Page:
(1) To say that the flagellum “could have” been co-opted from parts from other things in nature is a mere “just-so” story with no evidence supporting it. It is an argument built not on scientific fact but on evolutionary assumption and wishful thinking.
(2) Most of the flagellum motor’s components are not found elsewhere in nature and could not therefore have been “co-opted.”
(3) The existence of “parts” found somewhere in nature does not answer the issue of how these were formed in the first place or how they could be combined into a complex working motor. Do dumb bacteria know how to build things? Mutations and natural selection have never been known to create new structures. As Phillip Johnson says:
“... natural selection doesn’t know a thing about bacterial flagella. ... natural selection can only select for preexisting function. ... for co-option to result in a structure like the bacterial flagellum, we are not talking about enhancing the function of an existing structure or reassigning an existing structure to a different function. Rather, we are talking about reassigning multiple structures previously targeted for different functions to a novel structure exhibiting a novel function” (Darwin on Trial, pp. 276, 277).
(4) The incredibly complex instructions for building the flagellum motor are in the bacteria’s DNA. Evolution has never explained scientifically how this information got there.
Dr. Jonathan Sarfati answers this challenge as follows:
“Scientific American’s argument, which comes from Kenneth Miller, and has been parroted by Richard Dawkins, is like claiming that if the components of an electric motor already exist in an electrical shop, they could assemble by themselves into a working motor. However, the right organization is just as important as the right components. Scott Minnich of the University of Idaho, a world expert on the flagellar motor, disagrees with Scientific American and Miller (Minnich points out that Miller, unlike him, has no experience in the area). He says that his belief that this motor has been intelligently designed has given him many research insights. Minnich points out that the very process of assembly in the right sequence requires other regulatory machines. He also points out that only about 10 of the 40 components can possibly be explained by co-option, but the other 30 are brand new” (Sarfati, By Design, pp. 137, 138).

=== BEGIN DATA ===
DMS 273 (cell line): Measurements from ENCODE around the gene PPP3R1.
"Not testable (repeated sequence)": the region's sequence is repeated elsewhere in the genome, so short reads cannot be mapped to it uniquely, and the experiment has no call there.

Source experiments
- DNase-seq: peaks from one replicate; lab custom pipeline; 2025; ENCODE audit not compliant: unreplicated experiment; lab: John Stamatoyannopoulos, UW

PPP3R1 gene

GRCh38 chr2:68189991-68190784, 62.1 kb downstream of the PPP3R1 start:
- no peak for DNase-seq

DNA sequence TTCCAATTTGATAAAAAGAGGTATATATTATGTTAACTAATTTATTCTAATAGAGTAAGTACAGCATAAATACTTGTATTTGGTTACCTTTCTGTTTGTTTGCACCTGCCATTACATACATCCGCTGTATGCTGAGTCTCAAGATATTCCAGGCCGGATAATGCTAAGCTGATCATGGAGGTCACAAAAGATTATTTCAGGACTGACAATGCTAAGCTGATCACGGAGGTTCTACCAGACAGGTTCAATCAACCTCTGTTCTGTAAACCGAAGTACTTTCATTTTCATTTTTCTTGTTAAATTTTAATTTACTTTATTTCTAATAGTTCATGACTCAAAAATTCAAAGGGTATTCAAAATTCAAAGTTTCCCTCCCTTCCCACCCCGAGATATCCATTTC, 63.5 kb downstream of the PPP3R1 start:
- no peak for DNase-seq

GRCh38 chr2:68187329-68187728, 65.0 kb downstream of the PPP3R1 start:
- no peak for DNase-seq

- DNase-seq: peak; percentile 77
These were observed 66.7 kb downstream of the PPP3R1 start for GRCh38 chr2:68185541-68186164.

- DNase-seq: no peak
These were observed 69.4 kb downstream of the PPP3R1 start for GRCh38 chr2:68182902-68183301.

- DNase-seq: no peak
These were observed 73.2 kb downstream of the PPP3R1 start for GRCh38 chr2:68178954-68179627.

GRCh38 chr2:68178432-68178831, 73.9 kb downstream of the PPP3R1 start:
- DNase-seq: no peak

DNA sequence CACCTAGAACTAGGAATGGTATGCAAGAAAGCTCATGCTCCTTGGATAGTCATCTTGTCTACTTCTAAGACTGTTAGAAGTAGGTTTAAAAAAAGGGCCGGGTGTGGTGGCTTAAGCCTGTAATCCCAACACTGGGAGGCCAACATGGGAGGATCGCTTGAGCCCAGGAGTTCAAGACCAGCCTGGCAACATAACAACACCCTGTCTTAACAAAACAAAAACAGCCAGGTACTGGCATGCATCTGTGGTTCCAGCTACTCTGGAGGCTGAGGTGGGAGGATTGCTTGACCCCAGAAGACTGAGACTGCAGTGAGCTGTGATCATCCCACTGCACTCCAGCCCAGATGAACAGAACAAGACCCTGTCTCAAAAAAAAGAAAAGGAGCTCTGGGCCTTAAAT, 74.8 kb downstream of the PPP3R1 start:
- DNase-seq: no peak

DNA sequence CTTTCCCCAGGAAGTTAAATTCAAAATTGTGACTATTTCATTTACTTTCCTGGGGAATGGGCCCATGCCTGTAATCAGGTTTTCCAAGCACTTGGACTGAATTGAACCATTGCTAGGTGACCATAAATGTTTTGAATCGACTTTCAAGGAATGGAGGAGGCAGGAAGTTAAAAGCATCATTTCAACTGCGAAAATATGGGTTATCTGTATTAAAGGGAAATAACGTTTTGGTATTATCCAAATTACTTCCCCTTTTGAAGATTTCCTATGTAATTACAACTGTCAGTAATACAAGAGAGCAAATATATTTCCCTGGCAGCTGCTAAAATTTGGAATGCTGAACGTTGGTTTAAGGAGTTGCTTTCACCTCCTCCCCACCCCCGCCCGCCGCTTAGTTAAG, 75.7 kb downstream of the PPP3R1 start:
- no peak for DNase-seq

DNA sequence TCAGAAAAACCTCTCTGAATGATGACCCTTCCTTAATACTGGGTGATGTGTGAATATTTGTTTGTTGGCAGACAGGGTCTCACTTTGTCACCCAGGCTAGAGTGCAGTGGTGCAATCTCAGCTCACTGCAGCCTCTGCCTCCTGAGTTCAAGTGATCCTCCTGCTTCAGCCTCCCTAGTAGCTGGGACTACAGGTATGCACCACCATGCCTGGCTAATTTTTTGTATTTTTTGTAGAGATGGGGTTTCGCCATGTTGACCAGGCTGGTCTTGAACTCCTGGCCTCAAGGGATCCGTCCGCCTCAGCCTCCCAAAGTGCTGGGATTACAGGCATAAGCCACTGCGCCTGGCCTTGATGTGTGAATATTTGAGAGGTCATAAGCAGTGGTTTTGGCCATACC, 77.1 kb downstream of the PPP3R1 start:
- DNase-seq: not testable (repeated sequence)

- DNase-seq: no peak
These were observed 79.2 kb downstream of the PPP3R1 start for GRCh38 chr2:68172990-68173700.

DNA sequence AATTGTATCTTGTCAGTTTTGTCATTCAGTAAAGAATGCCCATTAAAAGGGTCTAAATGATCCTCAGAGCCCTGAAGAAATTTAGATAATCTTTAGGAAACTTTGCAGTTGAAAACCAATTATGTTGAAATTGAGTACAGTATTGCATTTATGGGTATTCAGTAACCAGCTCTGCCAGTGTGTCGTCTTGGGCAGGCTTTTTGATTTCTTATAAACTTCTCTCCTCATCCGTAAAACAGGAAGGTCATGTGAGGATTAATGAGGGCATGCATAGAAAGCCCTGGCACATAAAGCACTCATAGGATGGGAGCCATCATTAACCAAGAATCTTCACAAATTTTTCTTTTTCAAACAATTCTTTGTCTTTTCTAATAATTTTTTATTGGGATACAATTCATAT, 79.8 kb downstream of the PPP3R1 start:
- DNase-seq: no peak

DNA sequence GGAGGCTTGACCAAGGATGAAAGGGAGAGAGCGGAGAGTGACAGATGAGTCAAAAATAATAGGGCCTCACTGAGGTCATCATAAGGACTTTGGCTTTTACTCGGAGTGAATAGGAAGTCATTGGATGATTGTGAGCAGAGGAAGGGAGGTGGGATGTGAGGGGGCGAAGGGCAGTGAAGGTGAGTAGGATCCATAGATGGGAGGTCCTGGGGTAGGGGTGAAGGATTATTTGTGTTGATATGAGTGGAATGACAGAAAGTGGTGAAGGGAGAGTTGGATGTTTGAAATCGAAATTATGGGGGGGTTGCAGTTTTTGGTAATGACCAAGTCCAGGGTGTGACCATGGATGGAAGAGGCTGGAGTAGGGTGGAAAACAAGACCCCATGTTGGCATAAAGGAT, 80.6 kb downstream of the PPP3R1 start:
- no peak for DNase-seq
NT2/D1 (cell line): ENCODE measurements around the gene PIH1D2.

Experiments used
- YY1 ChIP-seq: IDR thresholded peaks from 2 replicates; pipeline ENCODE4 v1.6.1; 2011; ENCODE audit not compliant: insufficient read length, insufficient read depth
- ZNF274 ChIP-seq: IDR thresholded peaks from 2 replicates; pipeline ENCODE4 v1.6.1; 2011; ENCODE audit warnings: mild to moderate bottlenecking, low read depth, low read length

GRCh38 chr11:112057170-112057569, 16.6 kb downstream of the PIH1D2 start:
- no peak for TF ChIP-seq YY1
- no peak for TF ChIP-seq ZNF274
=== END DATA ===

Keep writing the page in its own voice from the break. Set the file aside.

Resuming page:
In her zeal to refute the design argument inherent in the complexity of the flagellum motor, one evolutionist has even invoked magic.
“Over at BioLogos, biologist Kathryn Applegate has offered what has to be one of the more creative alternatives to the intelligent design of the bacterial flagellum: Magic. [“Self-Assembly of the Bacterial Flagellum: No Intelligence Required,” The Biologos Forum, Aug. 19, 2010] I'm not kidding. Applegate readily concedes biochemist Michael Behe's point that the flagellum ‘looks and functions just like the outboard motor, a machine designed by intelligent human engineers. So conspicuous is the resemblance that it seems perfectly logical to infer a Designer for the flagellum.’ But, wait, she says:
‘The bacterial flagellum may look like an outboard motor, but there is at least one profound difference: the flagellum assembles spontaneously, without the help of any conscious agent.’ (emphasis added) Acknowledging that ‘the self-assembly of such a complex machine almost defies the imagination,’ Dr. Applegate assures her readers that this is not really a problem because ‘Natural forces work LIKE MAGIC.’ Presto, chango, something appears!” (“Behe Critic on Bacterial Flagellum,” Evolution News & Views, Aug. 25, 2010).
The cargo protein
This tiny device actually walks along tubular pathways transporting vesicles or membrane-enclosed containers to and from the plasma membrane to other parts of the cell such as the Golgi apparatus. The vesicles have different functions depending on what protein materials they contain. They store, transport, or digest cellular products. The tubular pathways themselves are extremely complex. They form out of the centrosome located near the cell’s nucleus and provide not only transportation pathways but also a framework to hold organelles such as the mitochondria. The pathways are dynamic, forming and deforming according to the cell’s needs.
There are an estimated 100,000 of these proteins in each of the one trillion living cells in the human body!